Yulia Latynina, writing in the Moscow Times:
I confess that I have been thinking for a long time about the collective looney bin that best describes Russia’s leaders. I mean loony bin in the direct sense — when our leaders, suffering from real delirium, utter complete nonsense.
Take, for example, the in absentia conviction last week of Alexander Poteyev, former deputy head of the “S” department of the Foreign Intelligence Service who oversaw sleeper agents. In the verdict written by the judge, Poteyev betrayed Anna Chapman and the other sleeper agents working in the United States.
But in the material released by U.S. prosecutors after the Russian agents were arrested, it was clear that they had been followed by U.S. investigators for 10 years — and without any help from Poteyev.
Opposition leader and Echo of Moscow radio host Vladimir Ryzhkov, writing in the Moscow Times:
On Jan. 15, Nikita Belykh was inaugurated as the governor of the Kirov region. The ceremony, which was held at Kirov’s main theater, had the trappings of a drab Soviet obkom meeting, although it also offered some new post-Soviet attributes, such as the blessing by two Russian Orthodox metropolitans. To add a little extra dazzle to the ceremony, a Cossack general from the Urals regiment presented Belykh with a traditional Cossack fur hat and saber.
This was the first time in years that an outspoken member of the opposition was installed as governor. Belykh emphasized the values of democracy and freedom in his inaugural address, quoting President Dmitry Medvedev’s phrase that “freedom is better than non-freedom.”
Will Belykh be able to create a Kirov-based “island of freedom” in Prime Minister Vladimir Putin’s sea of “power vertical”? Working to his advantage is his passion for change, as well as the cart blanche the Kremlin has apparently given him to form his own team. In another positive sign, Belykh was not required to join United Russia as a condition for his appointment.
In another installment of its “Kremlin Rules” series the New York Times reports on the sellout by former “opposition” politician Nikita Belykh. As always, the Times has translated the article into Russian and posted it on a Live Journal blog, collected comments and translated them back into English. One commenter stated: “Can there be two opinions on this? Belykh sold himself completely, but isn’t he a human being? The liberals have absolutely no chance for success.” Another wrote: “Why do you think Belykh surrendered after years of tough criticism of the Kremlin? He was persecuted by the bloody K.G.B. Just visit the Lubyanka basements, listen to the growl of the ungreased stone crusher, and you won’t have these questions any more.”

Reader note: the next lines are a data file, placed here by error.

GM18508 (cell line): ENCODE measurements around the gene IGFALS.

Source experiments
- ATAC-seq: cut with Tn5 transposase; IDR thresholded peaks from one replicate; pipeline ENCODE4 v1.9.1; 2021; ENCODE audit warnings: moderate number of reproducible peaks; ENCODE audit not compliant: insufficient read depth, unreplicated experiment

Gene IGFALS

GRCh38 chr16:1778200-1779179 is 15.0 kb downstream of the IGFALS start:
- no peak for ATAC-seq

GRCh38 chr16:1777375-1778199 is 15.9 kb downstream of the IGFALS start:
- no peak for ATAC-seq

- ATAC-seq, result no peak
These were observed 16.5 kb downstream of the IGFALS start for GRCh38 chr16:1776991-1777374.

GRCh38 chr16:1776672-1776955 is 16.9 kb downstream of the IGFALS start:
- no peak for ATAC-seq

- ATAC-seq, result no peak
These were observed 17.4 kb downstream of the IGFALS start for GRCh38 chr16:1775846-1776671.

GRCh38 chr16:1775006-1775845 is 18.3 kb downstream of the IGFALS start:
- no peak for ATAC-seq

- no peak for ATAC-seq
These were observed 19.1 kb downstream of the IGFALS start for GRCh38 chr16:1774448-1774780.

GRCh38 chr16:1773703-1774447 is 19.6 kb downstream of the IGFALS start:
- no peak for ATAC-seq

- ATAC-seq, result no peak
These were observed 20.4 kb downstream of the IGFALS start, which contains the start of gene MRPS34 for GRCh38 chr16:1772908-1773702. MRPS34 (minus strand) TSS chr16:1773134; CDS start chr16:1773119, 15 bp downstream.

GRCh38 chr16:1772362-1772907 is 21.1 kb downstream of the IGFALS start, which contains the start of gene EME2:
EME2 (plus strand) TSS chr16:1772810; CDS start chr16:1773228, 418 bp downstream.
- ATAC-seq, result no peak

Vladimir V. Putin was sitting behind his desk. Before him was a prominent opposition leader named Nikita Y. Belykh, a beefy and bearded liberal with a fondness for scribbling poems on the side. In one, each stanza began with a word that he said characterized Mr. Putin’s Russia: Autocratic. One-Party. Authoritarian. Aggressive. Yet there Mr. Belykh was, ready to abandon it all.
Mr. Putin had invited Mr. Belykh to his office on Dec. 5 to make an offer. Renounce the opposition. Come work for the Kremlin. Mr. Belykh was feeling beaten down, “a sense of my own degradation,” as he explained in an interview last week. He said he was tired of being vilified in the state-controlled news media, of being hounded by the state security forces, of being arrested at demonstrations, of having his political party thwarted at every turn.
And so Mr. Belykh, 33, who represented the future of the liberal opposition, said yes. He accepted an appointment as one of the Kremlin’s regional governors, turning his back on his party allies and becoming emblematic of the opposition’s difficulties this year.
Bizarre, Even by Russian Standards
And that’s saying something!
The Moscow Times reports that
Exactly a year ago, then-President Vladimir Putin warned that the liberal opposition was trying to return to the power it enjoyed in the 1990s by staging street protests and enriching themselves, while bringing the country to its knees. Now former Union of Right Forces head Nikita Belykh, one of the leaders of the liberal opposition who was arrested at a Dissenters’ March this spring, will likely become governor of the Kirov region after President Dmitry Medvedev nominated him for the post Monday. Belykh said he accepted the nomination because the position was “very interesting from a professional point of view. I understand how to do it, and it is interesting because it is a big challenge. I have not said that people should not cooperate with the powers that be.” Several opposition figures, including former SPS activist Maria Gaidar, have accused Belykh of striking a deal with the Kremlin to destroy SPS.
Belykh claims that he plans to work against the Kremlin from the inside, making common cause with like-minded such as Finance Minister Alexei Kudrin, Central Bank chief Sergei Ignatyev and Federal Anti-monopoly Service head Igor Artemyev.
What are we to make of this? Has the Kremlin shown yet another sign of weakness in light of the massive economic caststrophe it is facing, or is Belykh just one more sellout to the Kremlin’s brutal repression?